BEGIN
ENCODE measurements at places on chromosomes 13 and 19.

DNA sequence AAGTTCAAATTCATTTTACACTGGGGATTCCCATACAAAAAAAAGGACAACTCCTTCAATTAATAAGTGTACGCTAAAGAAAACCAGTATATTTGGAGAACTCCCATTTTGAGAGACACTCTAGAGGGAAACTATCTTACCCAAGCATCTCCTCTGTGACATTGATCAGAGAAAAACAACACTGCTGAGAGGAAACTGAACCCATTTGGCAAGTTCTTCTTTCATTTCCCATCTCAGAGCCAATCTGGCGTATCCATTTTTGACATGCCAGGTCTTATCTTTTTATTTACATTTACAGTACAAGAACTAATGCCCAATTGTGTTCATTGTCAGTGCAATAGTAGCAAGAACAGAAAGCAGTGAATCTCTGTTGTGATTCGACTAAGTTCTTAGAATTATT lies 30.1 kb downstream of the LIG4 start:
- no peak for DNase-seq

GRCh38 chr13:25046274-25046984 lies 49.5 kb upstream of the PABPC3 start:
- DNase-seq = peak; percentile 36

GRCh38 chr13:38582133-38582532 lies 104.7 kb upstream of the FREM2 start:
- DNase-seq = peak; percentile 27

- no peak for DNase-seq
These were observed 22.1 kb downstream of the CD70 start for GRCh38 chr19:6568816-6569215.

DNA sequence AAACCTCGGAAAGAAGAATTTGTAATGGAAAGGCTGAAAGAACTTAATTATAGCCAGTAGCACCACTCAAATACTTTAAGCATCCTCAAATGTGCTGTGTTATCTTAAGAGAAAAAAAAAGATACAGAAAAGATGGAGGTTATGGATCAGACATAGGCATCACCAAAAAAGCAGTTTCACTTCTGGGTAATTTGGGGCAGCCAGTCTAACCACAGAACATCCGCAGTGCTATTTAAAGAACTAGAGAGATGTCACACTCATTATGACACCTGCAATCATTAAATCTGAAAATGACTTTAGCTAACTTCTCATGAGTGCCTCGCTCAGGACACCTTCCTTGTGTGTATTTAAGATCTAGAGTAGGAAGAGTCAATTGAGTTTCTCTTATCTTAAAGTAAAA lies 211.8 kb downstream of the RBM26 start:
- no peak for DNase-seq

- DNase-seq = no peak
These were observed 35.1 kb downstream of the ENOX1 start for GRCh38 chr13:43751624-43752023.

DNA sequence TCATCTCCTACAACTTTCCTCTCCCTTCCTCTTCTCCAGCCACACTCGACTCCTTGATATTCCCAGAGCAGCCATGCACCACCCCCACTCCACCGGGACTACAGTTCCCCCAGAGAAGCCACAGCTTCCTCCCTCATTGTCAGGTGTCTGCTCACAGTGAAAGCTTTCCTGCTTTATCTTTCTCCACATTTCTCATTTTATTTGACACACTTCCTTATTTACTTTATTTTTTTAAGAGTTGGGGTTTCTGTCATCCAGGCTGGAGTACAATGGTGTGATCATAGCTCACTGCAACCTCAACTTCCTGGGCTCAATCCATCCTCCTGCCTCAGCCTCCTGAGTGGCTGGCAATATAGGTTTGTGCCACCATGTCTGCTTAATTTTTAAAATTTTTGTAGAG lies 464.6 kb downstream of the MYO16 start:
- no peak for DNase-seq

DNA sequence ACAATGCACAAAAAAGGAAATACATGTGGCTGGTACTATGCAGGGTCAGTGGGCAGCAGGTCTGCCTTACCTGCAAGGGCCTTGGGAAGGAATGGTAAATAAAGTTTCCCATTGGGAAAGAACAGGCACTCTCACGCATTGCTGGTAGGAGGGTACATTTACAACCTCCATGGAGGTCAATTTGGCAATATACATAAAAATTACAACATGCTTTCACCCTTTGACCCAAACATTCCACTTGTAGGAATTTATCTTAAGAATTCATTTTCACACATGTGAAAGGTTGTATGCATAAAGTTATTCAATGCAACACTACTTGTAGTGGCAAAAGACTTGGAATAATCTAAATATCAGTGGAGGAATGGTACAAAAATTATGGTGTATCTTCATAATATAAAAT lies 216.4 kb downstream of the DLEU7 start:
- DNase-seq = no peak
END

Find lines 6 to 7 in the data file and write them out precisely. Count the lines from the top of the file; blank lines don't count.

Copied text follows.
GRCh38 chr13:38582133-38582532 lies 104.7 kb upstream of the FREM2 start:
- DNase-seq = peak; percentile 27